Online from: 1983
Subject Area: Library and Information Studies
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|Title:||The loneliness of the long distance researcher|
|Author(s):||Pat Gannon-Leary, (Bede Research and Consultancy, Gateshead, UK), Elsa Fontainha, (Department of Economics, ISEG-Technical University of Lisbon, Lisbon, Portugal), Moira Bent, (Robinson Library, University of Newcastle upon Tyne, Newcastle upon Tyne, UK)|
|Citation:||Pat Gannon-Leary, Elsa Fontainha, Moira Bent, (2011) "The loneliness of the long distance researcher", Library Hi Tech, Vol. 29 Iss: 3, pp.455 - 469|
|Keywords:||Communication technologies, Communities, Higher education, Libraries, Networks, Virtual organizations|
|Article type:||Research paper|
|DOI:||10.1108/07378831111174422 (Permanent URL)|
|Publisher:||Emerald Group Publishing Limited|
|Acknowledgements:||The authors would like to thank the editor(s) and referees for their critiques and suggestions. They would also like to extend their thanks to Sabine Little, Kathy Harrington, Lynn Reynolds, Bill Blinn and Jane Lyle from whom they collected the original information about the case studies. This article is partially informed by the collaborative work supported by the research project “C2LEARN – communities of learning: extending the boundaries of the learning experience through collaboration across different universities” funded by Treaty of Windsor Anglo-Portuguese Joint Research Programme, British Council and Portuguese Council of Rectors (Project B-19/09), being Pat Gannon Leary and Elsa Fontainha respectively, the Northumbria University and ISEG-Technical University coordinators.|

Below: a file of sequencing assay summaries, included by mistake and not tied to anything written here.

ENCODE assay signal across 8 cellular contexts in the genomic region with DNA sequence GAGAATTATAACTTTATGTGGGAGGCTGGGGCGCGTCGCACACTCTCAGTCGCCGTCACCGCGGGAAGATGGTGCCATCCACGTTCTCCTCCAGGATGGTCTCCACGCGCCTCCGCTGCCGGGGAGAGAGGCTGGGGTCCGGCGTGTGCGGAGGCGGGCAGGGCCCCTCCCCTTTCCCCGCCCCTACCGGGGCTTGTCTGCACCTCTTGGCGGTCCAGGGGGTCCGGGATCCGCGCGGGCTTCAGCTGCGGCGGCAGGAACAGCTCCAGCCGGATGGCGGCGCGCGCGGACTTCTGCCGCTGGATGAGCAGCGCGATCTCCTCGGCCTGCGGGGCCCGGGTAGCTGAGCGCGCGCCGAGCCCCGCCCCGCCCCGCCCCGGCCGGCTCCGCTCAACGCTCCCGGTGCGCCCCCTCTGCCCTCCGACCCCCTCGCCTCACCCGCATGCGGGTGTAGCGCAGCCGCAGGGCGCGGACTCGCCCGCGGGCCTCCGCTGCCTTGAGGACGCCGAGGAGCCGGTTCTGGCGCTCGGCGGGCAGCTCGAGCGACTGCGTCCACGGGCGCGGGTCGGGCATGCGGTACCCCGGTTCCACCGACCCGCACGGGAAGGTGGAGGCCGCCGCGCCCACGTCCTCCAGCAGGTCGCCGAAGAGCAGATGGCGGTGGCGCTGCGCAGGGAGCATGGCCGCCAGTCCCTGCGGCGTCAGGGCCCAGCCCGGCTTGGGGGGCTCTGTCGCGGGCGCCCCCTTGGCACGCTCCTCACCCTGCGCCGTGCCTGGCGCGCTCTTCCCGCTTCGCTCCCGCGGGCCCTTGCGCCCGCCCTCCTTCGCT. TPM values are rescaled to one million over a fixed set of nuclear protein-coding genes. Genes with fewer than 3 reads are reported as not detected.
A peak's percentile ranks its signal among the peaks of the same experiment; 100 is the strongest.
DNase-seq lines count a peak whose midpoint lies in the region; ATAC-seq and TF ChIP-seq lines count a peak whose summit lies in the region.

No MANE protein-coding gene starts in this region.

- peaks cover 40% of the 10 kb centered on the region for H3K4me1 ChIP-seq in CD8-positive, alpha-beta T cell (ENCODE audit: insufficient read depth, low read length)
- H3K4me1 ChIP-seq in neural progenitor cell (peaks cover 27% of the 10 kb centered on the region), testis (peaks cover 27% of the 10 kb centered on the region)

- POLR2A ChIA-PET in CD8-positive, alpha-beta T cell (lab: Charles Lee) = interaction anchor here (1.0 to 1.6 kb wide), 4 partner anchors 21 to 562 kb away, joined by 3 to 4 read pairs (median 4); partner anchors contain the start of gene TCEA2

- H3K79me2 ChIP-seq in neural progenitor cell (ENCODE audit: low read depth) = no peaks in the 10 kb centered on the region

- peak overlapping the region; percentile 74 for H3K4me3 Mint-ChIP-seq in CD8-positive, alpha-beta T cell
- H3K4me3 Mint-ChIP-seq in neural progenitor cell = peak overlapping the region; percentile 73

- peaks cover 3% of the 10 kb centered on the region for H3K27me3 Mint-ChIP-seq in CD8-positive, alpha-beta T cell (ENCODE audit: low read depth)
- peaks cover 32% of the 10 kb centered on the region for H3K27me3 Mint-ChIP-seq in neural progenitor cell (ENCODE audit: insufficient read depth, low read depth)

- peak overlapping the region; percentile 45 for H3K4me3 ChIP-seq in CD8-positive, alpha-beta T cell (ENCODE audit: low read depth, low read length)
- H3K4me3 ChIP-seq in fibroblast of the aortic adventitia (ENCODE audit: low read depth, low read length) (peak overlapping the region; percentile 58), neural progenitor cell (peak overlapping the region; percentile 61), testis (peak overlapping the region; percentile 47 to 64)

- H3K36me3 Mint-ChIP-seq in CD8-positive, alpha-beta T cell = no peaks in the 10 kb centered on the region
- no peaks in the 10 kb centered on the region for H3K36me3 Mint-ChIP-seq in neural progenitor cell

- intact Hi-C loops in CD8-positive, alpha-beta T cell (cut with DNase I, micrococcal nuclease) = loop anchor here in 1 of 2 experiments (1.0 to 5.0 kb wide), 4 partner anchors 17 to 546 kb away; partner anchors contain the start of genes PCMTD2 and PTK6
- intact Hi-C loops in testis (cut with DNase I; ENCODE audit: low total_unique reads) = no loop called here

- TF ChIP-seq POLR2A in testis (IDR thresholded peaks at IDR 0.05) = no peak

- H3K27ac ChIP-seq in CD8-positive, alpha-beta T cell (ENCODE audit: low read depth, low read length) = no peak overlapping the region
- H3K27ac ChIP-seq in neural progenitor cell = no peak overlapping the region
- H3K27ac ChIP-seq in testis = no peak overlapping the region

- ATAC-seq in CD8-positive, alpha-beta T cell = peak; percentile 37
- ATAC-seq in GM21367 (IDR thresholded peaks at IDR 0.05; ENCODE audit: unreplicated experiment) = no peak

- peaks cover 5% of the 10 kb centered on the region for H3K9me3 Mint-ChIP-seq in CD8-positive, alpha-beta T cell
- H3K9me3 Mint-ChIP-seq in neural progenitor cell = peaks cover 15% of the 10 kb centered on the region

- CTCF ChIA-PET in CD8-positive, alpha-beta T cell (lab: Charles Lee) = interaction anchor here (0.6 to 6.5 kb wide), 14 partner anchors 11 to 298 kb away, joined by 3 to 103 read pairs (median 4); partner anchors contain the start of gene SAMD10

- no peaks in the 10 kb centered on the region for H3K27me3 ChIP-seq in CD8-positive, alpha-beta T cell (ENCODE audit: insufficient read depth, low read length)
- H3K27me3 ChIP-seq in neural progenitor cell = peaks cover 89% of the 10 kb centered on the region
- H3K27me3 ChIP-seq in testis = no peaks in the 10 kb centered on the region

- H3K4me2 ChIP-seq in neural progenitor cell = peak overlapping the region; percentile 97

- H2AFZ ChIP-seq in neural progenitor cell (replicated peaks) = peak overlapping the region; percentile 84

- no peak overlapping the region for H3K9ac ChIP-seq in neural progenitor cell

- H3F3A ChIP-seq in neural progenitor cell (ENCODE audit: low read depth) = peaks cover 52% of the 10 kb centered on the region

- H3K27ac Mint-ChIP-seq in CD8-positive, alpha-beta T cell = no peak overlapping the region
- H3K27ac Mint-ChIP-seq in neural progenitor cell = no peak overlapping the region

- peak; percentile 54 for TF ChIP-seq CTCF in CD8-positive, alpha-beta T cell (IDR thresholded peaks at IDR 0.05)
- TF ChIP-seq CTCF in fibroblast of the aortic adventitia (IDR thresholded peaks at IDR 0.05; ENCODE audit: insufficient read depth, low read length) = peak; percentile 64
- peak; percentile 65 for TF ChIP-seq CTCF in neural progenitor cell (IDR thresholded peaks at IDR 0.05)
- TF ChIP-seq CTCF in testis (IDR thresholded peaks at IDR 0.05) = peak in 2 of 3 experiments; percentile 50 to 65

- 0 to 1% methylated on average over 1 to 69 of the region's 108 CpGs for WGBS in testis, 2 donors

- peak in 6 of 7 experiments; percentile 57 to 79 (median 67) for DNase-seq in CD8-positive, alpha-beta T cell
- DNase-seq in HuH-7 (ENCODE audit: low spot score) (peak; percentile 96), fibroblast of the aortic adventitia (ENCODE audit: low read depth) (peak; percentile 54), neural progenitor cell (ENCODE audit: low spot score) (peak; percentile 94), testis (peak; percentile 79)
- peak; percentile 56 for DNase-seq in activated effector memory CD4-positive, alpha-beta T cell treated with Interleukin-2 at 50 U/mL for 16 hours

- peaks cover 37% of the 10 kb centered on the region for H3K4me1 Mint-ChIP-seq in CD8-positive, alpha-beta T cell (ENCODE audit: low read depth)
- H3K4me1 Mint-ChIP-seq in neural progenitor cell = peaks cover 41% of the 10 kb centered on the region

Purpose – Prior research has highlighted the isolation felt by some researchers engaged in academic writing. This article aims to examine whether such isolation might be partially overcome by membership of an online community of writers (CoW), hosted by higher education (HE) library services.
Design/methodology/approach – A review of the literature was followed by an innovative piece of action research based around the authors' own long distance collaborative writing task in order to explore the issues at first-hand. Case studies of existing online writing communities known to the authors but not currently hosted by libraries were also undertaken.
Findings – Themes emerging include the importance of finding a medium for a CoW that is familiar and comfortable. Motivators to join a CoW include demands that academics be research active. Demotivators may include lack of trust and reluctance to share.
Research limitations/implications – There are still questions to be answered and decisions to be taken about the initiation of a CoW. Further research is needed into topics such as mentoring roles and trust-building but this work should provide a springboard.
Practical implications – HE libraries might consider a CoW as a research support mechanism.
Originality/value – The concept of a CoW is a novel one, as is the idea that such a collaboration might be hosted by HE libraries that might consider a CoW as an innovative addition to their existing portfolio of research support services.
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